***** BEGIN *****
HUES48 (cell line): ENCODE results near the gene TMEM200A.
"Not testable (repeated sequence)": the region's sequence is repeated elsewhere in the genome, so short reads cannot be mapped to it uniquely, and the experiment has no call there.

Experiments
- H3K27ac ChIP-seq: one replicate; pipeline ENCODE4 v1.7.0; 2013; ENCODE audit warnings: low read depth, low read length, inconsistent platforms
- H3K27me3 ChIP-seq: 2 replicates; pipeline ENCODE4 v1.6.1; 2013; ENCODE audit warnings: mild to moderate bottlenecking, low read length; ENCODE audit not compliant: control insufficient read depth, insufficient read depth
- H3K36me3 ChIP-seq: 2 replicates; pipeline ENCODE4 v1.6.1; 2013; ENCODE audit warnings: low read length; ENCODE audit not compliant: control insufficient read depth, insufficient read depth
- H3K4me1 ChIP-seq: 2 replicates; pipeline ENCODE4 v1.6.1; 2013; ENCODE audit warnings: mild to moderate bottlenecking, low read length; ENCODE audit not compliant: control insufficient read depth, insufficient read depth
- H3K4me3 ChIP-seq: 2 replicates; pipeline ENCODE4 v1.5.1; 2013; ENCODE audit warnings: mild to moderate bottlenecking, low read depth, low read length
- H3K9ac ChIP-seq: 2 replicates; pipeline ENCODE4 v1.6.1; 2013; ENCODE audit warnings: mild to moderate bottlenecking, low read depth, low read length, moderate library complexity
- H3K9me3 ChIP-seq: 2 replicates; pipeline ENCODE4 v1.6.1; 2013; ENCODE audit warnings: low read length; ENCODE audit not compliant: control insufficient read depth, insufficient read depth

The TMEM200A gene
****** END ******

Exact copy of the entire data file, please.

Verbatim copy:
HUES48 (cell line): ENCODE results near the gene TMEM200A.
"Not testable (repeated sequence)": the region's sequence is repeated elsewhere in the genome, so short reads cannot be mapped to it uniquely, and the experiment has no call there.

Experiments
- H3K27ac ChIP-seq: one replicate; pipeline ENCODE4 v1.7.0; 2013; ENCODE audit warnings: low read depth, low read length, inconsistent platforms
- H3K27me3 ChIP-seq: 2 replicates; pipeline ENCODE4 v1.6.1; 2013; ENCODE audit warnings: mild to moderate bottlenecking, low read length; ENCODE audit not compliant: control insufficient read depth, insufficient read depth
- H3K36me3 ChIP-seq: 2 replicates; pipeline ENCODE4 v1.6.1; 2013; ENCODE audit warnings: low read length; ENCODE audit not compliant: control insufficient read depth, insufficient read depth
- H3K4me1 ChIP-seq: 2 replicates; pipeline ENCODE4 v1.6.1; 2013; ENCODE audit warnings: mild to moderate bottlenecking, low read length; ENCODE audit not compliant: control insufficient read depth, insufficient read depth
- H3K4me3 ChIP-seq: 2 replicates; pipeline ENCODE4 v1.5.1; 2013; ENCODE audit warnings: mild to moderate bottlenecking, low read depth, low read length
- H3K9ac ChIP-seq: 2 replicates; pipeline ENCODE4 v1.6.1; 2013; ENCODE audit warnings: mild to moderate bottlenecking, low read depth, low read length, moderate library complexity
- H3K9me3 ChIP-seq: 2 replicates; pipeline ENCODE4 v1.6.1; 2013; ENCODE audit warnings: low read length; ENCODE audit not compliant: control insufficient read depth, insufficient read depth

The TMEM200A gene